• Darwin's Enduring Hold on Our Imaginations

    by Tom Chaffin

    The excitement that greeted the return of missing notebooks by the British naturalist reflect the fact that his work, while foundational, remains both controversial and poorly understood. 

  • Campus CRT Battles Recall 1920s Evolution Fight

    by Adam Laats

    Faculty and teachers who want to fight back against the Critical Race Theory panic can take the high ground by stressing the importance of quality research and teaching, if the 1920s are a guide. 

  • The Paradox of Sourness

    Of all the major taste categories, the relationship between human thriving and sensing sourness is the least understood. 

  • The Conservative War on Education that Failed

    by Adam Laats

    "A full century ago, the most effective school-ban campaign in American history set the pattern: noise, fury, rancor, and fear, but not much change in what schools actually teach."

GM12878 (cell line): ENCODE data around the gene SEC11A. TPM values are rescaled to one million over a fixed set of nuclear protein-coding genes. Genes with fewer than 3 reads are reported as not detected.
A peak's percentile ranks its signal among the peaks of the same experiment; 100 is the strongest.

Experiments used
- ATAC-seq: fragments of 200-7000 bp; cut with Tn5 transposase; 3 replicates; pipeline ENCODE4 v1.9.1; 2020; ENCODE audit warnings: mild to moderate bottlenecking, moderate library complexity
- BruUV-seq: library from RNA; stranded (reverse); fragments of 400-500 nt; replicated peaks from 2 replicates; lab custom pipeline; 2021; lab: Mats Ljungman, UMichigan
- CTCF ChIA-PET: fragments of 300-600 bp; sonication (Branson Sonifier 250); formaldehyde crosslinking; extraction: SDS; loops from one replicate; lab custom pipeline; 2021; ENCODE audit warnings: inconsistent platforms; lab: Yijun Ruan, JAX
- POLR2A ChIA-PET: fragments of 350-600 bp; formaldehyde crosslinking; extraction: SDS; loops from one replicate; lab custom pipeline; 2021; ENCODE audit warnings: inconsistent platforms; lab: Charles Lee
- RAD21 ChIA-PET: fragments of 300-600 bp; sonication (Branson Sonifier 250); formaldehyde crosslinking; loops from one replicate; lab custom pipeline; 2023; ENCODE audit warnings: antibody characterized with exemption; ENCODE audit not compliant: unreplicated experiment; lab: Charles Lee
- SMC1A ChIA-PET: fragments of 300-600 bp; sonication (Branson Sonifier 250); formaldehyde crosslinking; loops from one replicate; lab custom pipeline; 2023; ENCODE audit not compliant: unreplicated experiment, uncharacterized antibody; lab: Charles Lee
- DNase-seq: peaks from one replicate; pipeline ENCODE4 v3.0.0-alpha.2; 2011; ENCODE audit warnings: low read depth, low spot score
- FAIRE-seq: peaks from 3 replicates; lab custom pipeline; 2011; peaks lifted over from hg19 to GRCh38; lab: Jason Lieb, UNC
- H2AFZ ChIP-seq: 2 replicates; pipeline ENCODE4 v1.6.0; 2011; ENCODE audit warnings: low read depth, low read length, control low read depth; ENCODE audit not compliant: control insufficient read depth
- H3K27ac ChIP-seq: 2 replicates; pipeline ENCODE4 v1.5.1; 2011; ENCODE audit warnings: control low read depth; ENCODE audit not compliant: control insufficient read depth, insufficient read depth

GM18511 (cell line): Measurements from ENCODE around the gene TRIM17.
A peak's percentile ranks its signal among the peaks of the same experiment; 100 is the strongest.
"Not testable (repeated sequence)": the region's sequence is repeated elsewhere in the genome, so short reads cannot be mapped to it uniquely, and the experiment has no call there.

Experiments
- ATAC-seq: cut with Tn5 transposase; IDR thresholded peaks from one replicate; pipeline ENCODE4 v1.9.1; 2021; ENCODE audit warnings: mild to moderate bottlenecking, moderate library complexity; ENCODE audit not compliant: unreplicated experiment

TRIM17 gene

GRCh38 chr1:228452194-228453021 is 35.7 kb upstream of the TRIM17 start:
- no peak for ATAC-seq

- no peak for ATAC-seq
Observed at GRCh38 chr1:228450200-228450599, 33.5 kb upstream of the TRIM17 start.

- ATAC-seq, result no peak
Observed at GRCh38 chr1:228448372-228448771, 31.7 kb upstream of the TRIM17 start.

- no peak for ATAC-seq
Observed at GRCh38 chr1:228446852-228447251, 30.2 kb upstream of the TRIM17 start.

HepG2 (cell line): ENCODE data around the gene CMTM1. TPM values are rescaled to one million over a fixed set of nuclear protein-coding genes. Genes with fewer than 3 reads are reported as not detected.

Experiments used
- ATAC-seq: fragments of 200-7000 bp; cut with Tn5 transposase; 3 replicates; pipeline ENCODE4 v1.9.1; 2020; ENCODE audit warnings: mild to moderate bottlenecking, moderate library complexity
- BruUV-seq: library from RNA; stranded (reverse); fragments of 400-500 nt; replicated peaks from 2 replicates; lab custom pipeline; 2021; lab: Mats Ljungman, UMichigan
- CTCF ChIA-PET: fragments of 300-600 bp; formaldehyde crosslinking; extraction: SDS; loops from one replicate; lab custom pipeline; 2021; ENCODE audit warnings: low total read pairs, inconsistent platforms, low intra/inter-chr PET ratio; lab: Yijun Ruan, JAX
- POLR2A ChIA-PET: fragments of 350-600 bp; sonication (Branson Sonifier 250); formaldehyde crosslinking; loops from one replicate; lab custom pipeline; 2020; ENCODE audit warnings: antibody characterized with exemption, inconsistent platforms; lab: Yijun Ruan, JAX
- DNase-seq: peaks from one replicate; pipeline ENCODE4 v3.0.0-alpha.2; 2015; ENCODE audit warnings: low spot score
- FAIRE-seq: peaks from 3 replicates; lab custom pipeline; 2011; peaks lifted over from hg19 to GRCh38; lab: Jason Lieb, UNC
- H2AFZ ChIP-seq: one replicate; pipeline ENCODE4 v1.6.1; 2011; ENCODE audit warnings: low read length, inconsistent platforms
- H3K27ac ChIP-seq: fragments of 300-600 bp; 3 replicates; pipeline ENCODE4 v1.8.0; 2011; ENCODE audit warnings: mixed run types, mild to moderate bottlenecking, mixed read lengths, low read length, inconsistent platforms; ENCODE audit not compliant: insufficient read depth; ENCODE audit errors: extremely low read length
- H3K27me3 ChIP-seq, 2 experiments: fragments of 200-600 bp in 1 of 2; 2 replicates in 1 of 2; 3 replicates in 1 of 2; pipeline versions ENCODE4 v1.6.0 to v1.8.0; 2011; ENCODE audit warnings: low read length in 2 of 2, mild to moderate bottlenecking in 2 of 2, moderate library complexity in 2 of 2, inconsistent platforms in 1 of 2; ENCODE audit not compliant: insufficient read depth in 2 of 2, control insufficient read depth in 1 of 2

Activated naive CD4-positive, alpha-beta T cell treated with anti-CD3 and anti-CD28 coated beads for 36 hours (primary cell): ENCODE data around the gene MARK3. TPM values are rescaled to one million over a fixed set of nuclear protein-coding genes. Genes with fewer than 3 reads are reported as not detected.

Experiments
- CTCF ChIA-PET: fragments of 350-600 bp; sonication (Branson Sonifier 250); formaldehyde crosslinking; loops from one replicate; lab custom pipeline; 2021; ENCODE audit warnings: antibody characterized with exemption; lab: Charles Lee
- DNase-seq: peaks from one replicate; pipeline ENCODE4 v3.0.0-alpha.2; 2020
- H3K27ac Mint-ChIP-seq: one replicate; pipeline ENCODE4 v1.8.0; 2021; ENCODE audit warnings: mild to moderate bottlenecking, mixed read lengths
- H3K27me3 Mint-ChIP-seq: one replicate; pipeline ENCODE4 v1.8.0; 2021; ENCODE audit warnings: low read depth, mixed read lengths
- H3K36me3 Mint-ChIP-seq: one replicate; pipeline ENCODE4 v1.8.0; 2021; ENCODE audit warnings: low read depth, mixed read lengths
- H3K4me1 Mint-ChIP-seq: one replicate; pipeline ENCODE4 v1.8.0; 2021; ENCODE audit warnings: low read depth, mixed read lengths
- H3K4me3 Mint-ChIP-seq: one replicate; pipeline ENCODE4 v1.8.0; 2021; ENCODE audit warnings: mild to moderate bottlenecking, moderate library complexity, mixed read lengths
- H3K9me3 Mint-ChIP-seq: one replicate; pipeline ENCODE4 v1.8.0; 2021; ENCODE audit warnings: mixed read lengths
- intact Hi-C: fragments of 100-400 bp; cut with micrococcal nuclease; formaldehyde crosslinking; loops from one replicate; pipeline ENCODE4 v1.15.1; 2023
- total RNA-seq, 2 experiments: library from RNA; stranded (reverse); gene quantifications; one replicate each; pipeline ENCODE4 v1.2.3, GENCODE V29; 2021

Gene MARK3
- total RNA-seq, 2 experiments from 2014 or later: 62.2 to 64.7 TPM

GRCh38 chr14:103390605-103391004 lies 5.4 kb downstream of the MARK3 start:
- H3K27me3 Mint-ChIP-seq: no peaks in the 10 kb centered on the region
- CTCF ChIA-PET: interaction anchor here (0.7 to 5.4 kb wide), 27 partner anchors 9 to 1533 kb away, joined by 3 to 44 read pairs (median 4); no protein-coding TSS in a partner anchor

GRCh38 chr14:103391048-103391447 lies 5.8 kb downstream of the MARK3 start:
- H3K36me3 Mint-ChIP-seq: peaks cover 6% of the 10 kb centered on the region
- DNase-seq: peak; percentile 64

• Human evolution: why we’re more than great apes

    by Robin Dunbar

    In this shortened excerpt from "Human Evolution: Our Brains and Our Behavior," evolutionary psychologist Robin Dunbar explains the link between culture and the human brain—and how that connection distinguishes us from other primates.

  • Earliest Neanderthal-Human Interbreeding Evidence Found

    Co-led by Professor Adam Siepel from Cold Spring Harbor Laboratory (CSHL) on Long Island, NY, the team found evidence of interbreeding dating back to approximately 100,000 years in the past – several millennia before any other existing documented interbreeding event.

  • Fossils of a New Ape Species Cause Rethink of Evolution

    The animal to which the bones belonged lived 11.6 million years ago, according to the researchers who analysed it, an international team from the Institut Catala de Paleontologia Miquel Crusafont and George Washington University.

  • The Key to the Success of Homo Sapiens

    by Yuval Noah Harari

    In a one-on-one brawl, a Neanderthal would probably have beaten a Sapiens. But in a conflict of hundreds, Neanderthals wouldn’t stand a chance. Why? Sapiens possess the ability to create fictions.

  • Origins of sex discovered

    A profound new discovery by palaeontologist, Flinders University Professor John Long, reveals how the intimate act of sexual intercourse first evolved in our deep distant ancestors.